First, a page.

Forbes reported in March that a study conducted by digital services monetisation firm Vindicia suggested people were more than happy subscribing to multiple services. It said US households subscribe to 3.4 services on average and pay $29 per month.

The main thing driving the adoption is the number of people cutting the cord with their cable providers that are considerably more expensive and bogged down in long-term contracts. The coronavirus pandemic and lockdown measures will only accelerate this trend and provide a boost to subscriber numbers.

Disney+ will continue to grow at an impressive rate over the next two years because it is still being rolled out. It will launch in Japan in June, be introduced in more European countries in September and in Latin America toward the end of the year. Based on what it has achieved so far and the geographical scope it has yet to explore, there is no reason why Disney can’t rival Netflix in terms of subscribers.

Netflix is also likely to see an increase in subscribers, but investors will be closely watching the numbers. On 21 April, Netflix said global paid subscriber numbers were up 22.8% in Q1 2020 and that it expected that to accelerate to 25.6% - to 190.36 million – in Q2.

Read more about the history of Netflix shares

Can Disney and Netflix maintain momentum after the coronavirus crisis?

The challenge will come when lockdown measures begin to be eased and people start to return to normal everyday life. Spending less time at home will mean more people will reconsider their subscriptions and some will be less likely to keep paying for multiple services. Plus, if the economy is in bad shape, then people will be looking to cut down on luxuries and their no-hassle cancellation policies make streaming services vulnerable, especially if consumers subscribe to multiple services. Plus, as rivals like Amazon and Apple raise their game, there will still be more services competing for subscribers.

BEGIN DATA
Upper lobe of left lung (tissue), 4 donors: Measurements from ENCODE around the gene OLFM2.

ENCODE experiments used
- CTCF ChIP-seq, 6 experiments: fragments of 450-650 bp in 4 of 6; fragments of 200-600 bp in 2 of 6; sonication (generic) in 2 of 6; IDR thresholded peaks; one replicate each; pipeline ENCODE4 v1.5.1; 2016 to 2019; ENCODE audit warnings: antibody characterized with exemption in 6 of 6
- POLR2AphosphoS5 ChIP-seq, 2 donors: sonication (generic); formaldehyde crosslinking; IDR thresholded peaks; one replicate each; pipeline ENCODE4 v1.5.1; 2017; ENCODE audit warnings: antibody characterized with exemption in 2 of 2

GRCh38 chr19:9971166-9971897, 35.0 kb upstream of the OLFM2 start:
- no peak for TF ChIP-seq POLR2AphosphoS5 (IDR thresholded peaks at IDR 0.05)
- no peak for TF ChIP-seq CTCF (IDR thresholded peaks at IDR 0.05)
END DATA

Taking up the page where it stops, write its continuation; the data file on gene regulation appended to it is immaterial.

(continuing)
There will be a shake-out if people decide to choose what services to retain, and it is not clear how people will respond.

Many Netflix subscribers, having tasted what Disney or its other rivals have to offer, may decide to switch services over the long term. Or, Disney’s more limited catalogue of content could mean subscribers prefer Netflix’s larger library.

Right now, Netflix leans more to quantity while Disney is more about quality. Netflix spent a whopping $15 billion on content last year and its library is still by far the largest on the market. A large library like Netflix’s may be appealing now when people have so much time to kill, but they may be more inclined to choose a smaller but better quality service when life returns to normal.

Disney+ is also widening its appeal and has strong footholds in areas that Netflix doesn’t, such as sport, which could provide advantages over the long term. Disney+ sits alongside the company’s two other streaming platforms: sports service ESPN+ and Hulu, the latter of which it took full control of last year. It has already started to bundle these platforms together to appeal to a wider audience.

Disney is also undercutting Netflix on price. Average monthly revenue per subscriber was just $5.63 for Disney+, which is almost half of Netflix’s most recent figure. Plus, it has one of the world’s largest pool of customers to push its services upon, unlike Netflix which had to secure subscribers from scratch when it launched.

How to trade Disney and Netflix shares